> modem just automatically "works"? Will it be also be so in Slack?

              With Slack, you will want to configure your ethernet card to use DHCP.
              The modem will then give it an address.

              One point--this is assuming it is only one computer. If there is more
              than one computer using the modem, and you have to change which cable
              goes into the modem, you should first turn off the computer using the
              modem, unplug the modem, plug the second computer into the modem, turn
              the modem back on and then turn on the computer--the RR modems bind to a
              MAC address, and have to know that a particular address is released.

              As long as Slackware recognizes your network card, you should be fine.

              I've actually used a Linksys router for years, which simply makes it
              easy, but I have a few computers--in that case, the modem connects to
              the router, and, depending upon the router, either a hub (or switch) or
              various computers go into the router--while my one port router cost
              over $100 a few years ago, the 4 port ones are now about $65 dollars, so
              if you only have, say, two computers, that's the easiest solution.


              --

              Scott

              PGP keyID EB3467D6
              ( 1B48 077D 66F6 9DB0 FDC2 A409 FA54 D575 EB34 67D6 )
              gpg --keyserver pgp.mit.edu --recv-keys EB3467D6

              Buffy: I don't play well with others.
            • James Drabb
              ... In another post you mention roadrunner. I have used RR for about 5 years in two different locations. RR uses DHCP, so it is _very_ easy to setup with
              Message 6 of 6 , May 31 3:50 PM
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                Greg wrote:
                > Hi everyone,
                >
                > I am soon (hopefully) going to graduate beyond dial-up
                > internet service. However, even though I am entering my
                > fourth year as a Nix-er; I still am a total newbie when
                > it comes to high-speed internet configuration. I am such
                > a newbie, that I do not even know how to ask the questions
                > properly, either here, or in "googling". But, here goes...
                >
                >
                > Do I use "netconfig" (running Slack 9.1) to configure
                > a high speed connection? Even though I am setting up
                > only one computer, to connect to an internet network
                > that exists totally outside of my "realm", is it still
                > considered to be "networking"?
                >
                >
                > The "netconfig" utility seems pretty straightforward;
                > but how do I determine such things as the hostname,
                > IP address, mask, etc....when it is not *my* internet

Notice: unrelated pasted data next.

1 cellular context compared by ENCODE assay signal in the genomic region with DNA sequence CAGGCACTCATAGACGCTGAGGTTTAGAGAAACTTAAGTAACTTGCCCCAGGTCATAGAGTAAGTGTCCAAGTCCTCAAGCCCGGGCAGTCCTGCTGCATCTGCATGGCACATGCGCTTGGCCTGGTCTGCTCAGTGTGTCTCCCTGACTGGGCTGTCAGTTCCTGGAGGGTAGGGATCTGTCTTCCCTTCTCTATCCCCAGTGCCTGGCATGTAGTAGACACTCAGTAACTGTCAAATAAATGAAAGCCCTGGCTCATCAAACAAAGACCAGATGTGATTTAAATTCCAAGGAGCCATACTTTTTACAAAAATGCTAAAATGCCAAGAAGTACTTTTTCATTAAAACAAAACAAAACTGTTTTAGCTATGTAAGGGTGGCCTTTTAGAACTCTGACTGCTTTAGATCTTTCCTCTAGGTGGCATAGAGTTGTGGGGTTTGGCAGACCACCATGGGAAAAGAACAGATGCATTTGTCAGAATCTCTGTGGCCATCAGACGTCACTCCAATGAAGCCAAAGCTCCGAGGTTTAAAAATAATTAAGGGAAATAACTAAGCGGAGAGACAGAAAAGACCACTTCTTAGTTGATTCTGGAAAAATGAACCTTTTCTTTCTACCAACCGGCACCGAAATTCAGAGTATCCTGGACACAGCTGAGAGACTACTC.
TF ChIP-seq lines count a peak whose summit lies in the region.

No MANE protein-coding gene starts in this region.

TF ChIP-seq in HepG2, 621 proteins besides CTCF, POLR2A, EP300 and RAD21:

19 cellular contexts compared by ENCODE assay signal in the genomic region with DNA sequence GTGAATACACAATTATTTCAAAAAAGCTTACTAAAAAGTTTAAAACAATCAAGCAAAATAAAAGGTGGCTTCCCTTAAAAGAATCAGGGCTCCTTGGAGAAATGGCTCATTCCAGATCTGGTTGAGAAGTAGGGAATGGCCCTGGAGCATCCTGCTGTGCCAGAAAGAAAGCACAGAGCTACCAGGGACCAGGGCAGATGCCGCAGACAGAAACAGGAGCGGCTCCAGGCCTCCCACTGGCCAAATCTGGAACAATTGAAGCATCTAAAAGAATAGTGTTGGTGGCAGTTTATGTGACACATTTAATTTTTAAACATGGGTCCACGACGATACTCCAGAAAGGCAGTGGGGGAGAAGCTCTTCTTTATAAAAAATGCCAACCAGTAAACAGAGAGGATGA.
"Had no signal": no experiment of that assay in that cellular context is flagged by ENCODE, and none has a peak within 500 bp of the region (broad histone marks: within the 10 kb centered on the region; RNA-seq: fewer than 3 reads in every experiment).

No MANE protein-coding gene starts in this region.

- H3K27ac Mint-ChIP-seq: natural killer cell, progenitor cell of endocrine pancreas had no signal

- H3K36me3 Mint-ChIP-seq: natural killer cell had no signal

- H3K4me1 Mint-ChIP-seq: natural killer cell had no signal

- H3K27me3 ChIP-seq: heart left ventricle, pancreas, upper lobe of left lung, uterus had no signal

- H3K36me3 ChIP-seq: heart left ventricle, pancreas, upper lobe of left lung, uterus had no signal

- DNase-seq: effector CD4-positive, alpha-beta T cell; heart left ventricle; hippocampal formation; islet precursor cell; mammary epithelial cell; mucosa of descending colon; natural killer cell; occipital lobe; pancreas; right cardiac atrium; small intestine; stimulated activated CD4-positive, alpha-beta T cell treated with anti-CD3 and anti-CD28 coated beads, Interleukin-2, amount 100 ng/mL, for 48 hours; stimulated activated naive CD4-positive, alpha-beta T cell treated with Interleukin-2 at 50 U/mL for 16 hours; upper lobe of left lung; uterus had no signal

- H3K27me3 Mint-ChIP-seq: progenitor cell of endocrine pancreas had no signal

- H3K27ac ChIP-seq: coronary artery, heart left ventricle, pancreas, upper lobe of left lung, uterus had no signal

> service. Does the ISP determine these things? And
                > more so...will they readily *share* this info with
                > me? (As opposed to just assuming I am a user of
                > "cookie-cutter" sameness Windows...)
                >
                >
                > I assume that one can always just load a Knoppix CD,
                > once a high-speed internet account is set up, and copy
                > the Knoppix settings....but that does not really
                > *teach* how it is done...
                >
                >
                > As I said, even though there is a ton of information
                > available about all of this, including the group FAQ;
                > I am still unsure as to exactly *what* I need to be
                > reading. Any and all tips will be greatly appreciated.
                >
                > :o)
                >

                In another post you mention roadrunner. I have used RR for about 5
                years in two different locations. RR uses DHCP, so it is _very_ easy to
                setup with Linux (or windows). In most distros there will be an option
                to use DHCP, just select this and your set. For the hostname, RR does
                not set this via DHCP, so just make up one. For example, my computers
                are named after my children, Keelie and Kaleb. Those names are only
                valid for my local network, the same for the name(s) you pick for your
                computer(s) when you switch to RR.

                For my network, I have a cable/dsl router that I connect to RR. This
                gets the DHCP assigned IP and then I set all my boxes to be on
                192.168.1.x/255.255.255.0 and they can all use the network through the
                router. I would recemmend this since you will be _always_ connected to
                the net with RR and you will be far greater target then with dial-up.
                In the future you could use Linux to do the routing if you want, though
                it is not neccesary with a cable/dsl router.

                Jim Drabb
                --
                =-=-=-=-=-=-=-=-=-=-=-=-=-=-=-=-=-=-=-=-=-=-=-=-=-=-=-=-=-=-=-=-=-=-=-=-=-
                He who receives an idea from me, receives instruction himself without
                lessening mine; as he who lights his taper at mine, receives light
                without darkening me. -- Thomas Jefferson; 1813
                =-=-=-=-=-=-=-=-=-=-=-=-=-=-=-=-=-=-=-=-=-=-=-=-=-=-=-=-=-=-=-=-=-=-=-=-=-
                James Drabb JR
                Senior Programmer
                Davenport, FL USA
                http://tinyurl.com/2hwrn - Public Key